Is it possible to slow down or stop the biological clock through egg freezing, and what are the financial details of it? Dr. Kate Devine, Co-Director of Research and practicing reproductive endocrinologist in SGF’s Washington D.C. K Street office answers these two important questions and much more on Fox 5 Good Day DC.

Can You Really Stop Your Biological Clock?

Age and Reproduction in Women

40 is not the new 20 when it comes to reproduction. In fact, while the optimal age to have a baby can vary person to person, on average, female fertility potential begins to decrease for women in their mid- to late-30s. As women age, both the quality and quantity of eggs will decrease, which ultimately increases the rate of miscarriage and chromosomal abnormalities, ultimately making it more challenging to have a baby.

Fortunately, while you can’t stop your biological clock, with egg freezing you are actually able to freeze eggs in time. Once eggs are retrieved, egg quality and egg quantity are preserved at the time of freezing and they remain at that same quality in storage with the same fertility potential until you come back to use them, should you need it.

The Benefit of a Backup Plan

Egg freezing isn’t for everyone, but for women who may benefit from this treatment we recommend women freeze in their 30s, somewhere between 30 and just beyond 35.

According to Dr. Devine, the benefits of egg freezing are more than just easing concern over reproductive aging, “In the time period after freezing her eggs, the woman is now feeling better about the probability of being able to have a child or multiple children in the future. She goes about her life and she feels more at ease about her reproductive potential and reproductive future. She can pursue her career, and she can make a good decision about who is that right person to start her family if that’s what’s on the agenda for her.”

How does it work when women return to use their thawed eggs?

Freezing does not seem to impact reproductive outcomes, and once thawed, the eggs are as good as if they were used at the time of freezing. Devine reassures, “There is an abundance of really high quality data at this point that suggests that these eggs perform very, very well.” Regarding surviving the thaw, “about 10 percent of eggs won’t survive thaw. However, if the eggs are vitrified at an experienced center — and I can’t emphasize enough how important it is for a woman to make sure she’s freezing her eggs at the right place — the eggs do seem to perform as well as if they had been used for IVF at the time they were originally frozen. With current technology the freezing does not seem to impact greatly the reproductive outcomes from the eggs,” Devine adds.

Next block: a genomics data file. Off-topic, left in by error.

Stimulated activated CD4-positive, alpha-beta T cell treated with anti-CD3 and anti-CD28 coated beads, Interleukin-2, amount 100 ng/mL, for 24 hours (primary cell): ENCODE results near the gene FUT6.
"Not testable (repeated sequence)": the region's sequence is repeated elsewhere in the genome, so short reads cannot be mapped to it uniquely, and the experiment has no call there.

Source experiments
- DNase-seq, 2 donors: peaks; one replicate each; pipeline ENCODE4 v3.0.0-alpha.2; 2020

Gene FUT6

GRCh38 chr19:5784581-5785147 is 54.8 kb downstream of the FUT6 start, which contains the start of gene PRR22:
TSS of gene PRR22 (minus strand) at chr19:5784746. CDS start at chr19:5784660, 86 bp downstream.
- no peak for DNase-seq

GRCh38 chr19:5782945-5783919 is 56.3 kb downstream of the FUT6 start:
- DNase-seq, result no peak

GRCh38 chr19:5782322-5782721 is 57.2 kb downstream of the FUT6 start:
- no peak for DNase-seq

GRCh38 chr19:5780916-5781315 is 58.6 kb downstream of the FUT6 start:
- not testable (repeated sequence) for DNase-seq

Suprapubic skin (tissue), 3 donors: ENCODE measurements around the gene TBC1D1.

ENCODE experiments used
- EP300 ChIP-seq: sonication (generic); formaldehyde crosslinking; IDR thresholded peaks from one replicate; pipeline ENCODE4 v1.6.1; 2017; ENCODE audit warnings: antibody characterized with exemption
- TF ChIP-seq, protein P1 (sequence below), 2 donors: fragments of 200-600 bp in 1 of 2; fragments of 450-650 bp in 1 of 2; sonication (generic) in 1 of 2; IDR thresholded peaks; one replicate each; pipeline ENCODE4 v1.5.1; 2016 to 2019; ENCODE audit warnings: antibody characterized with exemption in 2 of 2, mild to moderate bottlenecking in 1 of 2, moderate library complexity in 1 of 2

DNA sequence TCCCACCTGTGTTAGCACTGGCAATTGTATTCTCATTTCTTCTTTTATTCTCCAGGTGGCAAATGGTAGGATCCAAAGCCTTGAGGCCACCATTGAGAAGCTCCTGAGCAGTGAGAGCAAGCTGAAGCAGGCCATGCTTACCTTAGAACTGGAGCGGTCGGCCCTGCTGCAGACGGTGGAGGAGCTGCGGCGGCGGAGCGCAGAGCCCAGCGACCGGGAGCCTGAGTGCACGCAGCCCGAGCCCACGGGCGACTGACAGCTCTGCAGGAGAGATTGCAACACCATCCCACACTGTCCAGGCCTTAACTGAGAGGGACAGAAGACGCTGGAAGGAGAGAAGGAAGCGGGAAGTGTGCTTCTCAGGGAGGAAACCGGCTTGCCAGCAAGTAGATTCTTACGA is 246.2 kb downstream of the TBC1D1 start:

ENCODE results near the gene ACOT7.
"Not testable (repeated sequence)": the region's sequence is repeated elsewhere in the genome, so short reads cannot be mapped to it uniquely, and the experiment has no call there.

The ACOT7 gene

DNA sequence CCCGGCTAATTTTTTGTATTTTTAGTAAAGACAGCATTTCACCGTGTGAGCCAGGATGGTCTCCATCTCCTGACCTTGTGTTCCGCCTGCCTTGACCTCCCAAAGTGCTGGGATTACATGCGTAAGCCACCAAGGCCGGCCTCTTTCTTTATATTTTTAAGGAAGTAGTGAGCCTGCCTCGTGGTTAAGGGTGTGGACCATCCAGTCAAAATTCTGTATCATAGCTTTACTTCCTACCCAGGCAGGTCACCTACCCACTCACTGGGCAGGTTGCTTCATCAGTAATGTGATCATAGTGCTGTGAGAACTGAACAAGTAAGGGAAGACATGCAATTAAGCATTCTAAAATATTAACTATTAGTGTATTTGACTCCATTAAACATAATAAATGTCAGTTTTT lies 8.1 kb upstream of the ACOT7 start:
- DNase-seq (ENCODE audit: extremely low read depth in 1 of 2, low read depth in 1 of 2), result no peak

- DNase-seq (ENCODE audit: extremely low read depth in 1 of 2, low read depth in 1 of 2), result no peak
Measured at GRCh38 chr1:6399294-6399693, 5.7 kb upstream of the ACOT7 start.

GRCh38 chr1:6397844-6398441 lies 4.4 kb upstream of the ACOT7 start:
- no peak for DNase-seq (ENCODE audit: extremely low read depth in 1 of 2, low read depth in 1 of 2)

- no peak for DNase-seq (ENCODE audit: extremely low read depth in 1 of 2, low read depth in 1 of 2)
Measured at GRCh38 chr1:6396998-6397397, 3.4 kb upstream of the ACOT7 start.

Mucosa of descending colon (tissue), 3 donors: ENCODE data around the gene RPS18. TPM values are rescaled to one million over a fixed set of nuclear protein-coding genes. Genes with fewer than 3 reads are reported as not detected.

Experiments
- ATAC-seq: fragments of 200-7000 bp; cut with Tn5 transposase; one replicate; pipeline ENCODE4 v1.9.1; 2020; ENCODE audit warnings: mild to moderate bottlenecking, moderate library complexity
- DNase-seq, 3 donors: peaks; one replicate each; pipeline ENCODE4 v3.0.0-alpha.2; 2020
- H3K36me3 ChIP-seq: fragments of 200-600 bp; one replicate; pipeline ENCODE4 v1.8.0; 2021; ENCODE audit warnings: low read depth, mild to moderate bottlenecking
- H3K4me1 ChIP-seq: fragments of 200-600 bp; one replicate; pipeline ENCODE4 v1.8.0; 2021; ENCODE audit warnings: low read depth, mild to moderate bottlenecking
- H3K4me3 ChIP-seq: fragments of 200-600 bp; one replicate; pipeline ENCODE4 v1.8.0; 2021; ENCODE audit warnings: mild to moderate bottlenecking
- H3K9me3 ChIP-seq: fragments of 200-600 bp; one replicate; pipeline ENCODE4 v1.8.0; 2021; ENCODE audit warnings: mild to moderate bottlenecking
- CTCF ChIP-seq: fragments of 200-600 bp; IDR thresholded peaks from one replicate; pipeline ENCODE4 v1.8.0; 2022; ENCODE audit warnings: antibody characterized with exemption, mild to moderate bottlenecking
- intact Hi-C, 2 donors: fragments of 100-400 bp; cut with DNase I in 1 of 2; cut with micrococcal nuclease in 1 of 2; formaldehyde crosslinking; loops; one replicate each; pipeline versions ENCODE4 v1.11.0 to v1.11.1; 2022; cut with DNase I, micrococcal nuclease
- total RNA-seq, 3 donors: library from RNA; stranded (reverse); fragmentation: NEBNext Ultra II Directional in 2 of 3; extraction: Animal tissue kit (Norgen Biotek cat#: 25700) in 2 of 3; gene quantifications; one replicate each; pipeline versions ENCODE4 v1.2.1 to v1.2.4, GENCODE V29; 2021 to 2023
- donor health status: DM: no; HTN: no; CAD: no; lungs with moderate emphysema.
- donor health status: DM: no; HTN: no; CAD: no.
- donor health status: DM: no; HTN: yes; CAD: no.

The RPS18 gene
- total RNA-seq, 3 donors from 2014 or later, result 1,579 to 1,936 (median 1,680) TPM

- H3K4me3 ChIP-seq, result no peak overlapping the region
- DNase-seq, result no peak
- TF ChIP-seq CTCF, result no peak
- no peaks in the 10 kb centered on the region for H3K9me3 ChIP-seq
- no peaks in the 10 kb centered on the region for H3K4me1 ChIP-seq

As for women who choose Shady Grove Fertility, the good news is that we have years of experience thawing both eggs and embryos. While the egg freezing technology has been around for several years, not as many fertility centers have experience thawing eggs, so we encourage women to choose wisely.

As stated by Dr. Devine, we encourage women to view egg freezing as a “backup plan.” We now have enough data to support egg freezing as a reliable option for women, and it’s best to be informed about your fertility. Even after freezing her eggs, in most circumstances it makes sense for a woman to try to get pregnant ‘the old fashioned way’ once she’s ready to have a baby.  The difference is that she will do so with the peace of mind that if that doesn’t work out, her ‘younger’ eggs are ready and waiting.

How much does it cost to freeze eggs?

Like most fertility centers, SGF offers financing plans for the egg freezing treatment cycles. However, we have also developed several financial programs, such as the Egg Freezing Discount Program and Assure Fertility, to help more women access egg freezing if they are interested. The cost of each cycle and program includes monitoring appointments, cryopreservation of the eggs, and the first year of storage.

The Importance of Discussing Your Fertility and Egg Freezing

Anchor Holly Morris concluded the conversation saying, “I don’t think that women who are career oriented are thinking that they are not going to be able to have their kids later because they are fit and they feel young. Is it possible to have this conversation come from your OB/GYN when you are going yearly younger?”

Dr. Devine recommends women who are in their 20s ask their OB/GYN about their fertility, which can be tested through a blood test and ultrasound. For women who are in their 30s who know they want to have a baby one day, she recommends seeing a reproductive endocrinologist to discuss the possibility of egg freezing.chedule an Egg Freezing Appointment

To learn more about egg freezing and to ask Dr. Kate Devine questions, register for the upcoming egg freezing seminar in Washington D.C. on Tuesday, November 29. Or call 1-877-411-9292 to schedule an appointment with Dr. Devine or any of SGF’s 33 other reproductive endocrinologists.